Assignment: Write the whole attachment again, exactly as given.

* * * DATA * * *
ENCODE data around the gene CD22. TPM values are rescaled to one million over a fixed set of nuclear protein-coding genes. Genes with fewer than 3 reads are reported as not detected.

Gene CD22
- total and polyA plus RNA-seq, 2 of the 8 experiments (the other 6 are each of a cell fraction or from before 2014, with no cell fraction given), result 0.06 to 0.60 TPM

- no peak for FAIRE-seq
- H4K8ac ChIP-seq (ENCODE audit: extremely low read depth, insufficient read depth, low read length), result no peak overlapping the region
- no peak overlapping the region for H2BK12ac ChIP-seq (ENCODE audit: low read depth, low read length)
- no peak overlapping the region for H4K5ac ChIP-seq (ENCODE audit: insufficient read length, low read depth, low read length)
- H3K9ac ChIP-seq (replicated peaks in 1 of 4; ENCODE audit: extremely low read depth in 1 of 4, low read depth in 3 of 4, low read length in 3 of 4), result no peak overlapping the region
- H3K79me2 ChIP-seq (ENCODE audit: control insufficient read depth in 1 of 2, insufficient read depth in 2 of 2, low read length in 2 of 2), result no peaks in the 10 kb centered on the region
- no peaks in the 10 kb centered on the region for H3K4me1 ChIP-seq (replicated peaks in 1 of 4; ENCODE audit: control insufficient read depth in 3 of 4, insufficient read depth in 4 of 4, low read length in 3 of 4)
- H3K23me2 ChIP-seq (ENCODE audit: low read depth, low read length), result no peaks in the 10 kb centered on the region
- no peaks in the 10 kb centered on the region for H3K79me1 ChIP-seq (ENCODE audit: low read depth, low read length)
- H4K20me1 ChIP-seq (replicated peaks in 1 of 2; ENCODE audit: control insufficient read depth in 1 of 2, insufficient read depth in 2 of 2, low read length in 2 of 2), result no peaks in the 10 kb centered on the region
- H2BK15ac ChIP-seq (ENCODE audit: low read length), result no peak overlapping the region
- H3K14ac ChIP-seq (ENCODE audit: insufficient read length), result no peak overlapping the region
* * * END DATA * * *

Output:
ENCODE data around the gene CD22. TPM values are rescaled to one million over a fixed set of nuclear protein-coding genes. Genes with fewer than 3 reads are reported as not detected.

Gene CD22
- total and polyA plus RNA-seq, 2 of the 8 experiments (the other 6 are each of a cell fraction or from before 2014, with no cell fraction given), result 0.06 to 0.60 TPM

- no peak for FAIRE-seq
- H4K8ac ChIP-seq (ENCODE audit: extremely low read depth, insufficient read depth, low read length), result no peak overlapping the region
- no peak overlapping the region for H2BK12ac ChIP-seq (ENCODE audit: low read depth, low read length)
- no peak overlapping the region for H4K5ac ChIP-seq (ENCODE audit: insufficient read length, low read depth, low read length)
- H3K9ac ChIP-seq (replicated peaks in 1 of 4; ENCODE audit: extremely low read depth in 1 of 4, low read depth in 3 of 4, low read length in 3 of 4), result no peak overlapping the region
- H3K79me2 ChIP-seq (ENCODE audit: control insufficient read depth in 1 of 2, insufficient read depth in 2 of 2, low read length in 2 of 2), result no peaks in the 10 kb centered on the region
- no peaks in the 10 kb centered on the region for H3K4me1 ChIP-seq (replicated peaks in 1 of 4; ENCODE audit: control insufficient read depth in 3 of 4, insufficient read depth in 4 of 4, low read length in 3 of 4)
- H3K23me2 ChIP-seq (ENCODE audit: low read depth, low read length), result no peaks in the 10 kb centered on the region
- no peaks in the 10 kb centered on the region for H3K79me1 ChIP-seq (ENCODE audit: low read depth, low read length)
- H4K20me1 ChIP-seq (replicated peaks in 1 of 2; ENCODE audit: control insufficient read depth in 1 of 2, insufficient read depth in 2 of 2, low read length in 2 of 2), result no peaks in the 10 kb centered on the region
- H2BK15ac ChIP-seq (ENCODE audit: low read length), result no peak overlapping the region
- H3K14ac ChIP-seq (ENCODE audit: insufficient read length), result no peak overlapping the region